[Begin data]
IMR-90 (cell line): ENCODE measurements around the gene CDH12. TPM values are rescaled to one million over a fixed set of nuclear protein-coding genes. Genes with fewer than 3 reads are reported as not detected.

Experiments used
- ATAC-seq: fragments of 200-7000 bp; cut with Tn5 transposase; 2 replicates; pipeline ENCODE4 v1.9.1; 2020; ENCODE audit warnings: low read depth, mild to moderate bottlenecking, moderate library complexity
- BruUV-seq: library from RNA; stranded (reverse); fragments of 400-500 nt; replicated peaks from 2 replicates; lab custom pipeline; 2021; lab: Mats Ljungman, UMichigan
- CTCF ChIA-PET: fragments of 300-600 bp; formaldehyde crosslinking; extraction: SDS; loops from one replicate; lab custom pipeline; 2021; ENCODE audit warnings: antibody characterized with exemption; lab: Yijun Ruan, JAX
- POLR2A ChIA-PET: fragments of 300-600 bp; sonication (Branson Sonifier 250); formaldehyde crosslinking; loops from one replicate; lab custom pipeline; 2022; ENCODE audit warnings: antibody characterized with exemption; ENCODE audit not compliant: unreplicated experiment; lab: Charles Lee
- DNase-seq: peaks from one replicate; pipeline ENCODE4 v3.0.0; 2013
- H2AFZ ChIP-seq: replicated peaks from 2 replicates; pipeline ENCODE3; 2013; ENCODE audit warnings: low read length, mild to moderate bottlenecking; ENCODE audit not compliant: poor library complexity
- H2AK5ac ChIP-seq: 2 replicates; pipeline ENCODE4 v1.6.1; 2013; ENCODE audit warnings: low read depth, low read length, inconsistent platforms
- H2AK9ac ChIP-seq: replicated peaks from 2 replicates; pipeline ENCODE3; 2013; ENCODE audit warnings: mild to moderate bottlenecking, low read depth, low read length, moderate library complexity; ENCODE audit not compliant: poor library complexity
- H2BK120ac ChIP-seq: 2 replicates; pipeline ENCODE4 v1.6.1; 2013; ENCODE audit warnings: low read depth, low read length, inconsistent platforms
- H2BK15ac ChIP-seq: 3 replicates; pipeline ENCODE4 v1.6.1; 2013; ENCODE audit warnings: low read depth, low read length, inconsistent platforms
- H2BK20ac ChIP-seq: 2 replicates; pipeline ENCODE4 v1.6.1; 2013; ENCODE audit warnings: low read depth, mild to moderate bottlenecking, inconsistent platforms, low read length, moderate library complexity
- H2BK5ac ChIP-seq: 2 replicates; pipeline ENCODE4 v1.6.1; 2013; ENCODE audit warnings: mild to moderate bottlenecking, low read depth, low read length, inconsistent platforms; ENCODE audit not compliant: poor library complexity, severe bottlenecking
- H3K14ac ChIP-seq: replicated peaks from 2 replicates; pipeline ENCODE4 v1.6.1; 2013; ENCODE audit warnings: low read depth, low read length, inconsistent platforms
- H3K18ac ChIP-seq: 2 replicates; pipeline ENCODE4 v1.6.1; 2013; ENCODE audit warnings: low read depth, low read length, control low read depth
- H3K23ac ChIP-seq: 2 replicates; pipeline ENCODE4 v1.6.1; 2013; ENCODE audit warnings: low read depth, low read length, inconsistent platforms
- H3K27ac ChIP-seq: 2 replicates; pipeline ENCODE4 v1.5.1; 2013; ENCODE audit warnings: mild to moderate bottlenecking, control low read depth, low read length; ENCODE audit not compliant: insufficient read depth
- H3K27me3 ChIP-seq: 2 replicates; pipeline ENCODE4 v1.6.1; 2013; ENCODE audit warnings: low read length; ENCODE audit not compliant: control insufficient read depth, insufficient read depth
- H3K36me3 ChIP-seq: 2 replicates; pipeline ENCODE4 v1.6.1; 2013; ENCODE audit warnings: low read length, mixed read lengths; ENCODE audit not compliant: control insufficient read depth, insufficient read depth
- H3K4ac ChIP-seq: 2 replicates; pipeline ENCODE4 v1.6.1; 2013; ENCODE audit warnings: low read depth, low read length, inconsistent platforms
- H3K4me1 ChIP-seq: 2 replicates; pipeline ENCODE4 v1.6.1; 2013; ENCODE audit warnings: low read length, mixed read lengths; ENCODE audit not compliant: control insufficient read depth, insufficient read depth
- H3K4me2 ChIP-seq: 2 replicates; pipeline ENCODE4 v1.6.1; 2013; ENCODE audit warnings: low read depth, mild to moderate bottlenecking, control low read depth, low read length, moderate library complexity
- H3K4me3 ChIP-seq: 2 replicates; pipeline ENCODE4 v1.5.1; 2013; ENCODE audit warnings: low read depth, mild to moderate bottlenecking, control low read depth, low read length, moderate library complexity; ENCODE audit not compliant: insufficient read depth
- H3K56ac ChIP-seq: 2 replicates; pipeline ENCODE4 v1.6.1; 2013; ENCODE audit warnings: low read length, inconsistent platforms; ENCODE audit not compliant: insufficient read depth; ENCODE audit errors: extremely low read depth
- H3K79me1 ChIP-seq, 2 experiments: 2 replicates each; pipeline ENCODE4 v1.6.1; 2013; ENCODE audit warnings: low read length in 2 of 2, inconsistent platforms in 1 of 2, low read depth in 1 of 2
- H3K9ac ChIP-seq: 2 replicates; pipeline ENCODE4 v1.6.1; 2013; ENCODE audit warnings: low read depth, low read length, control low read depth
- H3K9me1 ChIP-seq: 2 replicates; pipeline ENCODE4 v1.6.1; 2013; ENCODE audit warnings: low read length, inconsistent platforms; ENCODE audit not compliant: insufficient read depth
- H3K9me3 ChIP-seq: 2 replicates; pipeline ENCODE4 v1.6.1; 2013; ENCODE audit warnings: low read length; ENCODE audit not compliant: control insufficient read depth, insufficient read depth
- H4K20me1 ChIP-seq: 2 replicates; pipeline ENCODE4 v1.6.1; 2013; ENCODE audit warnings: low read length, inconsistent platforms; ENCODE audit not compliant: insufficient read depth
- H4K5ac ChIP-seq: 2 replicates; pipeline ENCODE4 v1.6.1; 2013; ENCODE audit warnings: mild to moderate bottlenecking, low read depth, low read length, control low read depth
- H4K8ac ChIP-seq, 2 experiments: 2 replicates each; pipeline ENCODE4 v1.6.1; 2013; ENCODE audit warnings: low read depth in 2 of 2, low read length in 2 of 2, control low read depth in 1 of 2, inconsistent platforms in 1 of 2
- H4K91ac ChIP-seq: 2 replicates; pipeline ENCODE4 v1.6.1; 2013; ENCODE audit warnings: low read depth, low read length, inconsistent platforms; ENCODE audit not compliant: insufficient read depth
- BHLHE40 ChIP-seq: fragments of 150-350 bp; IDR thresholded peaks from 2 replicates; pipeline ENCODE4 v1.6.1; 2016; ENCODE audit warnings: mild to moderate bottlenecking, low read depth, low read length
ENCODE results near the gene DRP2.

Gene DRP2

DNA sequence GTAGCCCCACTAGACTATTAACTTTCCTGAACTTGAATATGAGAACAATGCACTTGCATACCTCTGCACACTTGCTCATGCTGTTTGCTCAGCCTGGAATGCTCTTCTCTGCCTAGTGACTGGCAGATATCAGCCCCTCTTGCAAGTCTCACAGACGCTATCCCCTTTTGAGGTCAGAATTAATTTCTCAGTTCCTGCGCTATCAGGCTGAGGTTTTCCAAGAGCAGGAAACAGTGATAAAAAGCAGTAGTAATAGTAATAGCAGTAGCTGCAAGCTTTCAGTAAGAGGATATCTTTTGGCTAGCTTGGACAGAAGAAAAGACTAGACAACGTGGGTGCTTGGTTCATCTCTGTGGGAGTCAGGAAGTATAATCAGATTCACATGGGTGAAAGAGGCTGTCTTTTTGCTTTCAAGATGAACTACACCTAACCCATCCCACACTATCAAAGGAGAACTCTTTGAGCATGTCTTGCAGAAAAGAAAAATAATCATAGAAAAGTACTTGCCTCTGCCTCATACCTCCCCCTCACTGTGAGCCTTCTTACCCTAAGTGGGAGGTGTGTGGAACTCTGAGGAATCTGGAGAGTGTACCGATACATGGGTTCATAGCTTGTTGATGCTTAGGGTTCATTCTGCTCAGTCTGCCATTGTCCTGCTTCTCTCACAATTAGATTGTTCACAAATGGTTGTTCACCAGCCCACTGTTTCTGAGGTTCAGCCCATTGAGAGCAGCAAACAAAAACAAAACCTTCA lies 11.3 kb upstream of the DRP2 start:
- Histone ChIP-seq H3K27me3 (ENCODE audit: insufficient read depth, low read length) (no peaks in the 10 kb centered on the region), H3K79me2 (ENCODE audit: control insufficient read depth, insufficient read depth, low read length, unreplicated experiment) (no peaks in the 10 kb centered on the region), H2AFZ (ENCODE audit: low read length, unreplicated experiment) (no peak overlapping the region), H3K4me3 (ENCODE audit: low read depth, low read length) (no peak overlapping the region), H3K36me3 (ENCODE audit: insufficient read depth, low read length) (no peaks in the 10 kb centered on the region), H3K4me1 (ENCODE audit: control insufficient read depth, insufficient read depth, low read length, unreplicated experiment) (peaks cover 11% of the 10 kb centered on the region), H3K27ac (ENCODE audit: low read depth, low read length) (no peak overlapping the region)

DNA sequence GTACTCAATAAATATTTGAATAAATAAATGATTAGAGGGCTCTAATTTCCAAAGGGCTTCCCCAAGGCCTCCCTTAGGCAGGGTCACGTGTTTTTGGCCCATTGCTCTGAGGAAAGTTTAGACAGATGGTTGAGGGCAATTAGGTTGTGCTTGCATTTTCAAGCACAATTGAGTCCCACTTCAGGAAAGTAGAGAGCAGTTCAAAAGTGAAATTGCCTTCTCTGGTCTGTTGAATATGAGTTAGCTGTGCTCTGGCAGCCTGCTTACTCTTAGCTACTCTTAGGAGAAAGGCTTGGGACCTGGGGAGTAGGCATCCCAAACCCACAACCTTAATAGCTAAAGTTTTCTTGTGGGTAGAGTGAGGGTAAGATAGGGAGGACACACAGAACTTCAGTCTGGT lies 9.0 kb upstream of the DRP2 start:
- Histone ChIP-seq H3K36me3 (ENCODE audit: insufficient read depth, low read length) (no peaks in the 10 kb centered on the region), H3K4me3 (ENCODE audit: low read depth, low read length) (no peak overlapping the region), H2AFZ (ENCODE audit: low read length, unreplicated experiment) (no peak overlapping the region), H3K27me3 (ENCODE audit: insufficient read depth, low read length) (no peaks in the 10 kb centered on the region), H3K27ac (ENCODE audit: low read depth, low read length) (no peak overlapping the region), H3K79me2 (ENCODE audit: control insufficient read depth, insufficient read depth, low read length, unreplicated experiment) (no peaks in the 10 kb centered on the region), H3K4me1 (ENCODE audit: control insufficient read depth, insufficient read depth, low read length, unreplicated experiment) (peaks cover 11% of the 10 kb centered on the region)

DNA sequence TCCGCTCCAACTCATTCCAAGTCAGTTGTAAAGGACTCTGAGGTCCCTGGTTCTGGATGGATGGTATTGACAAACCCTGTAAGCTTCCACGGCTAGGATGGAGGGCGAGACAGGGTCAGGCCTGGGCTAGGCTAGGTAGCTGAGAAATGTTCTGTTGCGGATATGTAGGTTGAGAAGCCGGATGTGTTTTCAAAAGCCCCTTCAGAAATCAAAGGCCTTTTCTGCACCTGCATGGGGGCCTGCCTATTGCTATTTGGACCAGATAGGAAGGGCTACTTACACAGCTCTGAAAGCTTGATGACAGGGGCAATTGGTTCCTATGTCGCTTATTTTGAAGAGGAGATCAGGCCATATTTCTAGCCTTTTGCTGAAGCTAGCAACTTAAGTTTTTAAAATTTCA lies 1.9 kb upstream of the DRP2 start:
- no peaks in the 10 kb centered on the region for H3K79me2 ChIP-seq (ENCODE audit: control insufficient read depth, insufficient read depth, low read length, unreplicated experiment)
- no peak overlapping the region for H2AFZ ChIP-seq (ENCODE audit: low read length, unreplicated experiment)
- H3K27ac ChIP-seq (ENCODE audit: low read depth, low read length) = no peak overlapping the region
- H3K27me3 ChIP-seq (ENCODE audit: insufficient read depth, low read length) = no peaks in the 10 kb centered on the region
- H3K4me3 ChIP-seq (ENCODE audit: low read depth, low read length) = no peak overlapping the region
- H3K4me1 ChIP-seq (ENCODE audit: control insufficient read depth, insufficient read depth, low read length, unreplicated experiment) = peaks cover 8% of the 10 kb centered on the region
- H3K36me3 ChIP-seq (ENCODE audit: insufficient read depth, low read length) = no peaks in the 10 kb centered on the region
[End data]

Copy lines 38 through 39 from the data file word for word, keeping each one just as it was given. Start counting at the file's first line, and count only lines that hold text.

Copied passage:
- Histone ChIP-seq H3K27me3 (ENCODE audit: insufficient read depth, low read length) (no peaks in the 10 kb centered on the region), H3K79me2 (ENCODE audit: control insufficient read depth, insufficient read depth, low read length, unreplicated experiment) (no peaks in the 10 kb centered on the region), H2AFZ (ENCODE audit: low read length, unreplicated experiment) (no peak overlapping the region), H3K4me3 (ENCODE audit: low read depth, low read length) (no peak overlapping the region), H3K36me3 (ENCODE audit: insufficient read depth, low read length) (no peaks in the 10 kb centered on the region), H3K4me1 (ENCODE audit: control insufficient read depth, insufficient read depth, low read length, unreplicated experiment) (peaks cover 11% of the 10 kb centered on the region), H3K27ac (ENCODE audit: low read depth, low read length) (no peak overlapping the region)

DNA sequence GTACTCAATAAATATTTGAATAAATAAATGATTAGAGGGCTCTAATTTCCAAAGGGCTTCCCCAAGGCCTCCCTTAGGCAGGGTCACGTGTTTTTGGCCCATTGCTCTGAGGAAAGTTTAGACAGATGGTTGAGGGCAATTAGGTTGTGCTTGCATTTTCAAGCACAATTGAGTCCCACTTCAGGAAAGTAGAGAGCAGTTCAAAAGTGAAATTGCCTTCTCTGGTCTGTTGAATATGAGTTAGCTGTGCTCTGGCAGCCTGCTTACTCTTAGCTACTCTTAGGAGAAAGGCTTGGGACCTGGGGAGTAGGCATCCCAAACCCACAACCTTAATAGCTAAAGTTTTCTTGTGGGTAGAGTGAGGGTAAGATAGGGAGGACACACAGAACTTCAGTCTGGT lies 9.0 kb upstream of the DRP2 start: